Microsoft Unleashes a Deluge of BI Goodies : "ORLANDO,
Fla.—Microsoft Corp. is flooding the BI market yet again.
This time around, the company is announcing new SQL Server
Report Packs for Exchange and Business Solutions CRM; Report Builder,
a tool that opens up simple report creation to the masses; and a
rechristened version of DTS (Data Transformation Services) that will
reach into nonpersistent data stores such as those found in RSS
(Really Simple Syndication) feeds or Web services.
Bill Baker, general manager for SQL Server Business Intelligence
for the Redmond, Wash., company, is expected to announce the trio of
business intelligence announcements during his opening keynote at the
PASS (Professional Association for SQL Server) Community Summit here
The report packs, which are available for free download starting
on Wednesday, provide users with modifiable templates of commonly used
Reporting Services reports. According to Alex Payne, senior product
manager for SQL Server, the report packs include templates for
commonly run reports in the current version of Exchange and in
Microsoft CRM 1.2. For example, common reports for Exchange include
queries into which users send the largest e-mail files, whose in-box
is of a certain size or who receives the most e-mail. Common reports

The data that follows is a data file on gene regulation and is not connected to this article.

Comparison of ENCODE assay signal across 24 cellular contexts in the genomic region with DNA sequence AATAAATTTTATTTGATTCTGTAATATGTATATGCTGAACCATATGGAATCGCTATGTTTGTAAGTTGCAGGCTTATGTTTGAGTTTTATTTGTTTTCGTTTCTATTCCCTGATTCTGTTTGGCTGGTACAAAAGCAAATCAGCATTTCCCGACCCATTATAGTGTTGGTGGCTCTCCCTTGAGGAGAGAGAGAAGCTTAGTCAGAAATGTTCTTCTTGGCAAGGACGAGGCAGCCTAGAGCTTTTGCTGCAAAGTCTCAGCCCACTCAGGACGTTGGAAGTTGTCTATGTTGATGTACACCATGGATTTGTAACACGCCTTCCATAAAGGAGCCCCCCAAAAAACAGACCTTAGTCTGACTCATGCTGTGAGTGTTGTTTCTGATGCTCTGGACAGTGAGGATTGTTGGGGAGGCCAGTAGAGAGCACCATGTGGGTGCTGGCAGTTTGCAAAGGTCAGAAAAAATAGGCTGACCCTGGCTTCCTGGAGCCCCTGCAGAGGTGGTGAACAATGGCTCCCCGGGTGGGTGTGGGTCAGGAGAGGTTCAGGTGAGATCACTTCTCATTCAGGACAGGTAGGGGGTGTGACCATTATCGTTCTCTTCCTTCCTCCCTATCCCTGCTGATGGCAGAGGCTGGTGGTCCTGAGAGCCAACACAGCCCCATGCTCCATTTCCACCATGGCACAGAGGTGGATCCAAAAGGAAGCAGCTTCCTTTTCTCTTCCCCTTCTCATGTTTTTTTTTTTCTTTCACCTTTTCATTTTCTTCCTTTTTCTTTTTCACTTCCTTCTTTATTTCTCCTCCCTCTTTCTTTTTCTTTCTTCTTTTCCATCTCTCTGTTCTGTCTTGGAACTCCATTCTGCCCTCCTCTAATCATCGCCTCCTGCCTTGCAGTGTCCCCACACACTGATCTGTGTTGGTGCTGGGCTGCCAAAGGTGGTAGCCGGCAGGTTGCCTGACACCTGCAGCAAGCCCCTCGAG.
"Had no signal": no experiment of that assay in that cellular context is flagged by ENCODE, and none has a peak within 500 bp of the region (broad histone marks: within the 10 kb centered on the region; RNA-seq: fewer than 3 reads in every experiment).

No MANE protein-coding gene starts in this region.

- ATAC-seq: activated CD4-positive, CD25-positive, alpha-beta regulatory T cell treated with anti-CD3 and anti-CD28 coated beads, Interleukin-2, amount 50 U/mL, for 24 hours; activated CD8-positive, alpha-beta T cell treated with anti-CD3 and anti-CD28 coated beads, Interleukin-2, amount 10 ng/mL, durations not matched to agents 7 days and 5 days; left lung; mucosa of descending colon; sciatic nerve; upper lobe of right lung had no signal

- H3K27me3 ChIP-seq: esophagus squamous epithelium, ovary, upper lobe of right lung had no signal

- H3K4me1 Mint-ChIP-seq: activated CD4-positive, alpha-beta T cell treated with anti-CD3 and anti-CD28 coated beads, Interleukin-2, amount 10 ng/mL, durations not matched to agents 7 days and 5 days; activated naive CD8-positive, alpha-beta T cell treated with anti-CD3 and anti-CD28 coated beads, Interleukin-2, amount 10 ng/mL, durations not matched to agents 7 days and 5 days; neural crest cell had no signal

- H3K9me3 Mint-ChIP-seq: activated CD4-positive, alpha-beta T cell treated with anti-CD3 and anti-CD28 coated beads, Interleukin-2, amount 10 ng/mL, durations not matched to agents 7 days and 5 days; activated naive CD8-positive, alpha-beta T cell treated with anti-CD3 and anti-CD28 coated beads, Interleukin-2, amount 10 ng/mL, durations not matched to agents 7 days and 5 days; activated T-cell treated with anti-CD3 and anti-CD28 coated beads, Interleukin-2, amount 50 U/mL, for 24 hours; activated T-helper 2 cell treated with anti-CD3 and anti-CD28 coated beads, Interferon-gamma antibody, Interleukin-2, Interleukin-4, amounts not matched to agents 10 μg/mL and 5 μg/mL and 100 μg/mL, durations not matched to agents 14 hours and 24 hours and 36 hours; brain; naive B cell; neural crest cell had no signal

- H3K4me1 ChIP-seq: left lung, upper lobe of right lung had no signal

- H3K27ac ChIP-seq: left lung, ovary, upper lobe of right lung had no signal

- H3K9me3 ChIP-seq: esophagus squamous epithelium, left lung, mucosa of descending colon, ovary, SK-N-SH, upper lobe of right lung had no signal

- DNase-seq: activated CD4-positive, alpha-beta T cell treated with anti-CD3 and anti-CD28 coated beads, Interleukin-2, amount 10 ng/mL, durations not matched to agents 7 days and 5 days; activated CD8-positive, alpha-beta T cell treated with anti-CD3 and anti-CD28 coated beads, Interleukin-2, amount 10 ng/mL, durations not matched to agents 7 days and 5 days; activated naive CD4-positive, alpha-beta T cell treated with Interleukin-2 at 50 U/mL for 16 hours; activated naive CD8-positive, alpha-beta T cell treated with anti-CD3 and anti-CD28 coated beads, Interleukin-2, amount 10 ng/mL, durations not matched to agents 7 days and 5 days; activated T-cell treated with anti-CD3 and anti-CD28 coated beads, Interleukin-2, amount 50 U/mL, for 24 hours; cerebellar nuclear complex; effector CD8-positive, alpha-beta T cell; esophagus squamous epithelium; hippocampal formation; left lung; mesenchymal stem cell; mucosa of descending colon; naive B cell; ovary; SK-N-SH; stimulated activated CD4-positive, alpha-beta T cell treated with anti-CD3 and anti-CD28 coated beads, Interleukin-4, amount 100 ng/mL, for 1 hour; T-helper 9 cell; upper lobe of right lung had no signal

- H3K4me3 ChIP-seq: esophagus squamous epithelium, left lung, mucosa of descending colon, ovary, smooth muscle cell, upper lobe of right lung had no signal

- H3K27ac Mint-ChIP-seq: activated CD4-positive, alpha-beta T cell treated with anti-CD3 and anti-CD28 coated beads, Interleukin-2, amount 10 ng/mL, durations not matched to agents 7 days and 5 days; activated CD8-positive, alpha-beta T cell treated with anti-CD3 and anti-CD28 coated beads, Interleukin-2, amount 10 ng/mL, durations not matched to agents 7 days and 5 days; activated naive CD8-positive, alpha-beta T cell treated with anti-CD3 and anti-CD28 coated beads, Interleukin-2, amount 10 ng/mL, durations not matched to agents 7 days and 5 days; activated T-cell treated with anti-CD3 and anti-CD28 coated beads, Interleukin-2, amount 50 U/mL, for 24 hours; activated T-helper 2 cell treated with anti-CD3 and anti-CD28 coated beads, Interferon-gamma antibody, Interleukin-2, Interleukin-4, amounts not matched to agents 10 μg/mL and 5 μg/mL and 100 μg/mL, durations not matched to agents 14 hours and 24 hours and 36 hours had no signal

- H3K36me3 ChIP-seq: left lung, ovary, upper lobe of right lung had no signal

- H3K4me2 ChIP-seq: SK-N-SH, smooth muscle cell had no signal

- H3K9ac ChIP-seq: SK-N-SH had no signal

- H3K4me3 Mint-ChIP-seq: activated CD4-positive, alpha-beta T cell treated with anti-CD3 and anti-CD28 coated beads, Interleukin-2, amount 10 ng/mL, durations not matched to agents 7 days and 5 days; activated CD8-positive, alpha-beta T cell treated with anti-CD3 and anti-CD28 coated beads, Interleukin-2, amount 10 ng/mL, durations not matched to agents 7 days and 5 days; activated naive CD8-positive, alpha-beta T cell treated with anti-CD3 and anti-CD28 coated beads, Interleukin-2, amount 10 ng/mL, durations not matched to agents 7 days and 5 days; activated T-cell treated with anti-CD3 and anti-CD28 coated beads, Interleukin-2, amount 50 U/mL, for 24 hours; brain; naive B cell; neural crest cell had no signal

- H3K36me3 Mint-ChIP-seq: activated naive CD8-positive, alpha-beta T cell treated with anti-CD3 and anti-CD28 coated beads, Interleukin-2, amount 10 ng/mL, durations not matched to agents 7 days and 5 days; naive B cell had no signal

in CRM include those concerning account details or a report on sales
pipelines that shows customer details. The Exchange Report Pack
includes 13 templates, and the CRM Report Pack contains six, Payne
Microsoft intends to make more Report Packs available based on
customer requests, but Payne declined to say what applications they
would pertain to.
Baker also is expected to confirm in his keynote that the
company is putting the ActiveViews Inc. BI technology it acquired in
April into SQL Server 2005 Beta 3. The technology, which has been
dubbed Reporting Services Report Builder, is geared to enable end
users to build reports in an ad hoc environment. End users will be
able to build reports from scratch or to modify existing reports
within a simple drag-and-drop environment, without having to
understand the intricacies of database schema, database connection
strings or the construction of SQL queries, Payne said, as is now the
case with building reports in Reporting Services."
also that Data Transformation Services is now being renamed SQL
Server Integration Services.
There's an interesting quote at the end of the article which is
"... After determining Microsoft BI tools could handle the
1.2-terabyte data warehouse, the next issue was price shopping.
Barnes & Noble is an Oracle Corp. database shop and so, naturally,
the company priced out a BI solution using Oracle technology. "We're
an Oracle operations shop, and it would be a natural solution for
us, but Microsoft was cheaper to do," Leary said. Microsoft's BI
platform was 20 percent less costly, she said—the figure that
clinched the deal.
That's not a surprising scenario, according to Rob Helms, an
analyst at Directions on Microsoft, in Kirkland, Wash. "My sense of
the SQL Server group is that BI, broadly defined, is deeply
important to them," he said. "They were crediting BI for 40 percent
of SQL Server sales" recently, he said. "It was a way for SQL Server
to sneak into shops that are traditionally Oracle shops."
accompanying eWeek interview with Microsoft's Bill Baker, General
Manager of SQL Server Business Intelligence.